Three Simple Mistakes Non-Technical Writers Make
If you ask someone who has never written technical documentation before to describe a procedure, chances are he or she will give you a document that looks as follows:
- It completely omits numbered steps.
- Each paragraph or line is followed by a full-size screenshot that takes up half the page.
- Quotation marks surround various names somewhat at random.
Fortunately these mistakes are easy to fix.
When describing a sequence, number each step. Keep the task about 5-10 steps long. If the steps don't need to be performed in sequence, use bullets instead. The use of steps helps the reader follow along more easily. If you have a long procedure (15-30 steps), break it into multiple tasks.
Only use screenshots when they are necessary for clarification. If a procedure is easy to follow without a screenshot, don't add unnecessary bulk to the procedure by adding the screenshot. When you do add screenshots, use partial screenshots that focus on the area you're highlighting. In general, keep the task as concise and light as possible without confusing the reader.
When you tell a reader to click a button or select a link, bold the direct object. For example, Click the Print button. Quotation marks often set off words and give them a different meaning. For example, if I wrote, Oh yes, the show was "great" last night, you'd know the show was terrible. Even without this meaning, it's just better practice to bold direct objects — it helps scanning and allows readers to quickly predict what they're supposed to click or select.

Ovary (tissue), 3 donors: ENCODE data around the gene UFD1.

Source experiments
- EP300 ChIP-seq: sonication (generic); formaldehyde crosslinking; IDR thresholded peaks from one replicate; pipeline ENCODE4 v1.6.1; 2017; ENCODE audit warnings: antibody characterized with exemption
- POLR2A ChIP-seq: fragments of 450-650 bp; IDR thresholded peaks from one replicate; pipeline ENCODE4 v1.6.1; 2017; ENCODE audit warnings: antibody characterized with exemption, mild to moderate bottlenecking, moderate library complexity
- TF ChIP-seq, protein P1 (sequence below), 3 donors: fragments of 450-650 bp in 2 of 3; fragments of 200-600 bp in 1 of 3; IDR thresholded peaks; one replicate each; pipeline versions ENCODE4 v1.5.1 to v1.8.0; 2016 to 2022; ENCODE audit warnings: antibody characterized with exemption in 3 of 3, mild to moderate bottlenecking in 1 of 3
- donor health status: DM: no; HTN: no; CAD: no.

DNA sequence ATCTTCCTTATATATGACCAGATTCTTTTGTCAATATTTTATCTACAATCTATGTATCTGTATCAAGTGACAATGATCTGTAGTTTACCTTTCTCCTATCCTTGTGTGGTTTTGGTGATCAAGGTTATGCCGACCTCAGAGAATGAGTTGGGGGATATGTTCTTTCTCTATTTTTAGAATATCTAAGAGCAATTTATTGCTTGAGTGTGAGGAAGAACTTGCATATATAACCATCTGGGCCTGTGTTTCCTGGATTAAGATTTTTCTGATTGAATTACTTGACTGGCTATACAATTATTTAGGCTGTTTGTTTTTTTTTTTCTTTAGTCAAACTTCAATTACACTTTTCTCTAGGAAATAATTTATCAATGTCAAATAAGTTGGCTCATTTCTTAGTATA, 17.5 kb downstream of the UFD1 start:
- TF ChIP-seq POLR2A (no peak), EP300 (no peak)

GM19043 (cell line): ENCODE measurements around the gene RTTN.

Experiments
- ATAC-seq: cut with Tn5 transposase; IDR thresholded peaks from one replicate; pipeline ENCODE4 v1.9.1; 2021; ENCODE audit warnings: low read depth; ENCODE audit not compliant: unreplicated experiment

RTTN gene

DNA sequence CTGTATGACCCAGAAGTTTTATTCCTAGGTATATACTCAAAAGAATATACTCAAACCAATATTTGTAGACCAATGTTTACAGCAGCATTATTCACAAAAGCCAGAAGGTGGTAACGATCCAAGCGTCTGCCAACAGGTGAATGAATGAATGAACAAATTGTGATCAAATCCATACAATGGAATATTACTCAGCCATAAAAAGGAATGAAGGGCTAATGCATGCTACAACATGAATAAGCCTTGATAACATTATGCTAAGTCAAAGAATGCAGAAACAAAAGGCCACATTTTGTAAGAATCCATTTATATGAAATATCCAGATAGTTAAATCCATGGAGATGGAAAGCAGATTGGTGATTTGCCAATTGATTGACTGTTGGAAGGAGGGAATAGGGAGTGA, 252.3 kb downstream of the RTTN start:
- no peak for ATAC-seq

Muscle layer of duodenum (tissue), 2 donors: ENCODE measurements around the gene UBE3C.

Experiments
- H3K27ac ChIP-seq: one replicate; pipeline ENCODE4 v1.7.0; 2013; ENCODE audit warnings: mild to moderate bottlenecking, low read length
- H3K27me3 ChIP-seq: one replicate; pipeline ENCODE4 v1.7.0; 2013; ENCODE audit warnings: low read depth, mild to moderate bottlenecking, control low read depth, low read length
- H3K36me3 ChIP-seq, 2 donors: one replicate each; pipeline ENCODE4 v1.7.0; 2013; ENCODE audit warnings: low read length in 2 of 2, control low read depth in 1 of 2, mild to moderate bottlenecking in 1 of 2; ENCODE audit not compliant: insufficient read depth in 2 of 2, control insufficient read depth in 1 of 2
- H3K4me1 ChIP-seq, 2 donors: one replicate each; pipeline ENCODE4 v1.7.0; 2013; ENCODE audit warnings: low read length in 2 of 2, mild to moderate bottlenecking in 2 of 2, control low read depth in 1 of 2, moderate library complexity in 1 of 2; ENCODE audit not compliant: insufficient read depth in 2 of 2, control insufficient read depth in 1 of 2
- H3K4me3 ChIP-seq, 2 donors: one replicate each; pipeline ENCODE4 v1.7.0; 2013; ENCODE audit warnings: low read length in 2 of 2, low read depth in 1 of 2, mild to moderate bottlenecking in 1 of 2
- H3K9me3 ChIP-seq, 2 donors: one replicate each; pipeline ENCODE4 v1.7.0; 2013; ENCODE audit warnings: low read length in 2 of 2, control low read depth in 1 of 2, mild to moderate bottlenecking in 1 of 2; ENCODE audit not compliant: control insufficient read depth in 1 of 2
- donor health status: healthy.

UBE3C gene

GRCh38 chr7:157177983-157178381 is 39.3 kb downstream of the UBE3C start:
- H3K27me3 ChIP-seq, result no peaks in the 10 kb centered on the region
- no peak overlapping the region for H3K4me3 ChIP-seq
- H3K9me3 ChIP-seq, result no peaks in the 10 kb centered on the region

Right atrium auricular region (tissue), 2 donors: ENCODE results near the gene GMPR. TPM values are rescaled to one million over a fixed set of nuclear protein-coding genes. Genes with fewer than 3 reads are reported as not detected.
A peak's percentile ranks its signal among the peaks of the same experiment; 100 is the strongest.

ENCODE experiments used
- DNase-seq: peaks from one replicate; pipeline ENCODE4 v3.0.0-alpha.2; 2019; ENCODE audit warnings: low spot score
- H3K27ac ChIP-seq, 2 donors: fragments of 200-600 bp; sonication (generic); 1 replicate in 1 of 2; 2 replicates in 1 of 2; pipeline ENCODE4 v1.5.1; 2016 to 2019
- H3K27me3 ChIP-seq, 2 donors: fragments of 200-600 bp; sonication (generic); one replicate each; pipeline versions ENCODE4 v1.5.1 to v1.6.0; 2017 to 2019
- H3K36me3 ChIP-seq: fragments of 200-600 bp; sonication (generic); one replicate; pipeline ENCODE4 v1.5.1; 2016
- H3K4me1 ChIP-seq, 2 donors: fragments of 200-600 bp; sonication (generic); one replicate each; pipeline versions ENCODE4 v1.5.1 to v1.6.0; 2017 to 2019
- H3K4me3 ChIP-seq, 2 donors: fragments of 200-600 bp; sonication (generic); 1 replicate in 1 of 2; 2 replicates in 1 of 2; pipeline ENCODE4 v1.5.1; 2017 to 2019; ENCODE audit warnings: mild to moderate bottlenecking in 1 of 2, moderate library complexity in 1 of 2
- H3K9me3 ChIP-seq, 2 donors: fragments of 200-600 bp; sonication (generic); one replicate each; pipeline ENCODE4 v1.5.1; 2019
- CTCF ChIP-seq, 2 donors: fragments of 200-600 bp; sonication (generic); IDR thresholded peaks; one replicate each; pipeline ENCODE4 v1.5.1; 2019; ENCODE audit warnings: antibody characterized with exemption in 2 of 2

I haven't said anything about accuracy or the use of styles, but these are also major omissions newbies make. Exactly how accurate are the steps? Chances are a review of the procedure will show some steps were left out, some buttons or links were misnamed, and overall it may be hard to follow.
Is the text structured with specific styles? Probably not. Many new technical writers prefer the inline formatting toolbar. While you may get by with a short document using inline formatting, it's not good practice and will cost you more time and frustrate you in the long run. Here's a handout (.pdf) on using styles in Microsoft Word by Pam Treme, a colleague in the Suncoast chapter.
What are some common problems you see in technical writing by beginners?
photo from flickr.com
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About Tom Johnson
I'm a technical writer based in the California San Francisco Bay area. In this blog, I write about topics related to technical communication — Swagger, agile, trends, learning, plain language, quick reference guides, tech comm careers, academics, and more. I'm interested in simplifying complexity, API documentation, visual communication, information architecture and findability, and more. If you're a technical writer of any kind (progressional, transitioning, student), be sure to subscribe to email updates using the form above. You can learn more about me here. You can also contact me with questions.